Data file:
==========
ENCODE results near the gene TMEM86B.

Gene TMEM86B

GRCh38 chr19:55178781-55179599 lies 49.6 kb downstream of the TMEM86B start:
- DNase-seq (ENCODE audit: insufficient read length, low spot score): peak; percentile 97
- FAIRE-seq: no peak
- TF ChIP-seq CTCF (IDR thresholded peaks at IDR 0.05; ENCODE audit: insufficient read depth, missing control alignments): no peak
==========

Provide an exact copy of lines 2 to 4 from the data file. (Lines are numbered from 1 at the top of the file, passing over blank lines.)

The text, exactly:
Gene TMEM86B

GRCh38 chr19:55178781-55179599 lies 49.6 kb downstream of the TMEM86B start:
- DNase-seq (ENCODE audit: insufficient read length, low spot score): peak; percentile 97